We’re in the midst of a revolution: artificial intelligence is changing every industry. One of the latest “inventions” launched by Google at the last edition of Google Next, for example, is a system capable of automatically carrying out a damage survey following a car accident. That’s currently a task completed manually by insurance experts, but with artificial intelligence (AI), we can obtain an automatic – and immediate – estimate of the damage, which equates into big savings in terms of both time and cost. Another example can be found in the world of customer service: Google has developed a smart voice assistance system that can improve the telephone experience of users and ease the burden on switchboards. So if this where we are now, what more can we expect?
The Google model
“The Google philosophy is to develop artificial intelligence while keeping individuals centre stage,” said Jia Li, the Head of R&D for Google Cloud AI, in an interview with Forbes magazine. “We’re developing models inspired by day-to-day needs and our mission is to solve the challenges facing humanity. That’s why we collaborate with a huge number of companies from a wide range of different sectors.” According to Google, artificial intelligence will be so “intelligent” that it will cease to be necessary to train users and workers. “In the future, AI will be so smart and ‘comfortable’ that we’ll be able to generate machine learning models without requiring any experience in the sector. There will be tools that will make our relationship with AI an implicit experience – something we’ll almost take for granted,” she added.
The new intelligent smartphones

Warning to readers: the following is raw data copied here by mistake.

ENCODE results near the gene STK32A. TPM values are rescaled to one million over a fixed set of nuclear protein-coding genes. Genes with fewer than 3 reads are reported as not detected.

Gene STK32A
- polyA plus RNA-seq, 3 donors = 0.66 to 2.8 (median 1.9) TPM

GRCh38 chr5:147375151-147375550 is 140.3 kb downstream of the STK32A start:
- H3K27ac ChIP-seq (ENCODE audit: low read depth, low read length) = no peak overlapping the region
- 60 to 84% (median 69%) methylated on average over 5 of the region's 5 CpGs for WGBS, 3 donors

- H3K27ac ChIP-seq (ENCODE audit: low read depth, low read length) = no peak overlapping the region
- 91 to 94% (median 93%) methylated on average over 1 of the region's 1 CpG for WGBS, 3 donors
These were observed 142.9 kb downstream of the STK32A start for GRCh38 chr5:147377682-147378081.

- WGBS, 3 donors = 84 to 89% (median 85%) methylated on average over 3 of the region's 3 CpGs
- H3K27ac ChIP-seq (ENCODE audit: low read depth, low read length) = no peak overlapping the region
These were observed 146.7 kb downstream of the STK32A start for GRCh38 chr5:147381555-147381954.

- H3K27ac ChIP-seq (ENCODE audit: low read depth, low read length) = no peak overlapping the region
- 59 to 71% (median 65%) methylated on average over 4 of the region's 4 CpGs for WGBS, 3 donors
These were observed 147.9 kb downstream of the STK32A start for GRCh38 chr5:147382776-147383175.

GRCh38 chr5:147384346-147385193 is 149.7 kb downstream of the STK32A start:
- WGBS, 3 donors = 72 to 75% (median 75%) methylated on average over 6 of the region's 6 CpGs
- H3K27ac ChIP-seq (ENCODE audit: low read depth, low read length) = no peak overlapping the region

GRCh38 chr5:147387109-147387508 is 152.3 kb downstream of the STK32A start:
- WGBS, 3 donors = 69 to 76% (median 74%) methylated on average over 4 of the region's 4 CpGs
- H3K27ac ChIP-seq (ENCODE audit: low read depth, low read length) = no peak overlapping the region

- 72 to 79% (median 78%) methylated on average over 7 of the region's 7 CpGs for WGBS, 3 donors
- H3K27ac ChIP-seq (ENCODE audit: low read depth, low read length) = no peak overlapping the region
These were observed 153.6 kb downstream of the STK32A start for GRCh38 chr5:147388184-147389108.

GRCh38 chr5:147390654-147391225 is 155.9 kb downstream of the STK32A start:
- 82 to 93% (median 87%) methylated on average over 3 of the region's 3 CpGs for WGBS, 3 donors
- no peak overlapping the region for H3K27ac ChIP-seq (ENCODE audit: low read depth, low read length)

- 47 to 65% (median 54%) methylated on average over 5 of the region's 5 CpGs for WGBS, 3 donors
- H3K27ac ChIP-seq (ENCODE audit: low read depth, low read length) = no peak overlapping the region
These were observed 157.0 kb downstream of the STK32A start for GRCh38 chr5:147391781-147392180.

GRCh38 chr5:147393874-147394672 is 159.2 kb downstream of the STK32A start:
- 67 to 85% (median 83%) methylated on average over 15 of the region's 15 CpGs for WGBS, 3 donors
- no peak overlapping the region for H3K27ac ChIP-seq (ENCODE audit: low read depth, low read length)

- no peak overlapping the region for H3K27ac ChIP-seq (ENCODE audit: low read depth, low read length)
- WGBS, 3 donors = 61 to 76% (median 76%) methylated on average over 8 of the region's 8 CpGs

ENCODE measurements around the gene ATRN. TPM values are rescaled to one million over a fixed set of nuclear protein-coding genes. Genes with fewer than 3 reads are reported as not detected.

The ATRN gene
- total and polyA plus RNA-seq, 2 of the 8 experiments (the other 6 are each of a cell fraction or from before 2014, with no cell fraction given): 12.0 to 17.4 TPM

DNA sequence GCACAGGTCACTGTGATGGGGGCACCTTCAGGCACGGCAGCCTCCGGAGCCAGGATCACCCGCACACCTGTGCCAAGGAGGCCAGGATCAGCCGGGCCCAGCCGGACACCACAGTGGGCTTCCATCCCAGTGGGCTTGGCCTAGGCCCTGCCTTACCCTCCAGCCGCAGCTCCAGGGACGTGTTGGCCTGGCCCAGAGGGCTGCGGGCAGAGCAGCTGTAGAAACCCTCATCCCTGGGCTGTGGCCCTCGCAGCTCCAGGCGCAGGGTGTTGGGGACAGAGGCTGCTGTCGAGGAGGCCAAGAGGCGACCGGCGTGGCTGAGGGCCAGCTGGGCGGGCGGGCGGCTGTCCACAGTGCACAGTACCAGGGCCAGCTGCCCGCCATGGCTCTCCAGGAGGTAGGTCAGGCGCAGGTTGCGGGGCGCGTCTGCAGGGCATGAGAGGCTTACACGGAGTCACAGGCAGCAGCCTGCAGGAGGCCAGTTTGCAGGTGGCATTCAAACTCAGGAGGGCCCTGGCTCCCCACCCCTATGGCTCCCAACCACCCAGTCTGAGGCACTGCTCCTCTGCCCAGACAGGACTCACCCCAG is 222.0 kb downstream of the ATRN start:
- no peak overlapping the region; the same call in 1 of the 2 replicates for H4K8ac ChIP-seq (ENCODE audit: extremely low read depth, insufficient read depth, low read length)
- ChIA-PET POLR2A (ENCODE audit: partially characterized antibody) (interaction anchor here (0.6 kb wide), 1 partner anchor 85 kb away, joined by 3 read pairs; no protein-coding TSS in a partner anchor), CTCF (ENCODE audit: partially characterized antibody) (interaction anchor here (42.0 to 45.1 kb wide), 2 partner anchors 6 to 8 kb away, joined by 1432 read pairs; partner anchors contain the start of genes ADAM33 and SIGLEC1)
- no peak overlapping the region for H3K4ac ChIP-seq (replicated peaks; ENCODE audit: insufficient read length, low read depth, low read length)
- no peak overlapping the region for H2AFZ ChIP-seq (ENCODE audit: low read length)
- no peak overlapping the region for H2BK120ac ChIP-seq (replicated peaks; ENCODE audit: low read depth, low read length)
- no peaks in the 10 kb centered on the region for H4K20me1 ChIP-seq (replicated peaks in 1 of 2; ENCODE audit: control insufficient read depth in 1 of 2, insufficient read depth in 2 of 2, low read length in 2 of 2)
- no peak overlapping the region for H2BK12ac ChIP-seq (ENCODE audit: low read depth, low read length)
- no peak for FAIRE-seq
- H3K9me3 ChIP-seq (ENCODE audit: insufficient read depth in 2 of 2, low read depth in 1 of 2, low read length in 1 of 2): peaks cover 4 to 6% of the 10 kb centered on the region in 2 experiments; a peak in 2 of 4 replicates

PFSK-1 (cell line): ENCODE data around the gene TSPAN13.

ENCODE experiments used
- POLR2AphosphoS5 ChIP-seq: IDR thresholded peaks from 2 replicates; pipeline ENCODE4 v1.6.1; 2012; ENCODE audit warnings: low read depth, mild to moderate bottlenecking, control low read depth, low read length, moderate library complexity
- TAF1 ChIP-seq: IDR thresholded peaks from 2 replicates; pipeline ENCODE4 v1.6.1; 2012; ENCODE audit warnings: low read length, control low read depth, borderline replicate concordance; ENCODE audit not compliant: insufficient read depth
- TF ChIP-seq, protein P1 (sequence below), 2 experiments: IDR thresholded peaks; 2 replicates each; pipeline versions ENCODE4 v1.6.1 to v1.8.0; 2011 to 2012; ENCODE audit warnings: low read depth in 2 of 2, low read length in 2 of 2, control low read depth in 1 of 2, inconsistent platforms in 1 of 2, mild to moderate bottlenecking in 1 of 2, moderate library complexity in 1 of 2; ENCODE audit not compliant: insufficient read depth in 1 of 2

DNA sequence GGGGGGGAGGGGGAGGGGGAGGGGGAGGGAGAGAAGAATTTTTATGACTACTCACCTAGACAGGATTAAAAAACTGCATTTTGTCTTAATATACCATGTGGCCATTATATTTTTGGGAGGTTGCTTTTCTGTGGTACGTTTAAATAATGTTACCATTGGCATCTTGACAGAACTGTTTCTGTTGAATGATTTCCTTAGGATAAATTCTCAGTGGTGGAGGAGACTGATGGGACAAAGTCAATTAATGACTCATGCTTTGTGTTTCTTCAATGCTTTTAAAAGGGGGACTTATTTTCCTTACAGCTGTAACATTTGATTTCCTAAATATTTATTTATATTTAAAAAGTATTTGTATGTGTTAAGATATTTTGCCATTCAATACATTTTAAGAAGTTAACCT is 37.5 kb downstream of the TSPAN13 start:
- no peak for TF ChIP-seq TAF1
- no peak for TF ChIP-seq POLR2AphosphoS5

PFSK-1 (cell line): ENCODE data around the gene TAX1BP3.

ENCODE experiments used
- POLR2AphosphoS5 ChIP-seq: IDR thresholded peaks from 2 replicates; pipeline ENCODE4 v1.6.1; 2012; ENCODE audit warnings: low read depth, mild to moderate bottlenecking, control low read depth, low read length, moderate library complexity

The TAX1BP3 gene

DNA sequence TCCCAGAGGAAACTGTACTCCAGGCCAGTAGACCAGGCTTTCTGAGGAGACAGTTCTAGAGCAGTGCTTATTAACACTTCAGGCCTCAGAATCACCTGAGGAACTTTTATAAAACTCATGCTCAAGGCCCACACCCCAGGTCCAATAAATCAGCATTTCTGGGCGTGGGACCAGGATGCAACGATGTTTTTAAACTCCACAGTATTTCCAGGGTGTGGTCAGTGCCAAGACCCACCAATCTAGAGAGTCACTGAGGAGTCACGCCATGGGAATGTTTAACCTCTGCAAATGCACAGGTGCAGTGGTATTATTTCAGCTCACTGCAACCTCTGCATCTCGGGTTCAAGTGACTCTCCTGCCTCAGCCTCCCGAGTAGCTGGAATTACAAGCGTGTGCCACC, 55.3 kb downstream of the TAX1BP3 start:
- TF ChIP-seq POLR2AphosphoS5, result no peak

Artificial intelligence in now part of our private lives. In October, Huawei unveiled the hotly anticipated Huawei Mate 20, the new smartphone from the Chinese company. It represents a new frontier for mobile telephony and promises to boost the power we hold at our fingertips. Mate 20 is equipped with two neural processors to enable artificial intelligence – and will continue to learn as time goes on. This new smartphone is more like a smart assistant that can help us in our work. how? Take Huawei’s 3D modelling app, for example, which allows the user to use the camera to take a recording of the object before creating a highly detailed portrayal of this on the screen – and all in just a few seconds. In this case, artificial intelligence could increase accessibility to the world of 3D printing, which is struggling to take off. This type of tech could open the doors to the masses and give 3D printing a much-needed boost.
Artificial intelligence and mankind
The level of innovation that AI will bring into our lives “will be something incredible, comparable only with the invention of electricity” said Accenture’s Chief Technology & Innovation Officer Paul Daugherty, at the Meet the Media Guru event, held at Milan’s National Science and Technology Museum. But will AI replace mankind? According to Daugherty, technology is neutral – it’s the way that mankind uses that technology that could change the world. Accenture, therefore, envisages a future based on collaborative development shared by man and machine, not a situation where one replaces the other. This idea goes to the very heart of AI – it’s a collaborative technology centred around a two-way relationship between man and machine. While mankind uses its skills to create the machine and programmes it with the necessary data required to make it work, the machine in turn unlocks greater possibilities for mankind and allows us to fully take advantage of our creative potential.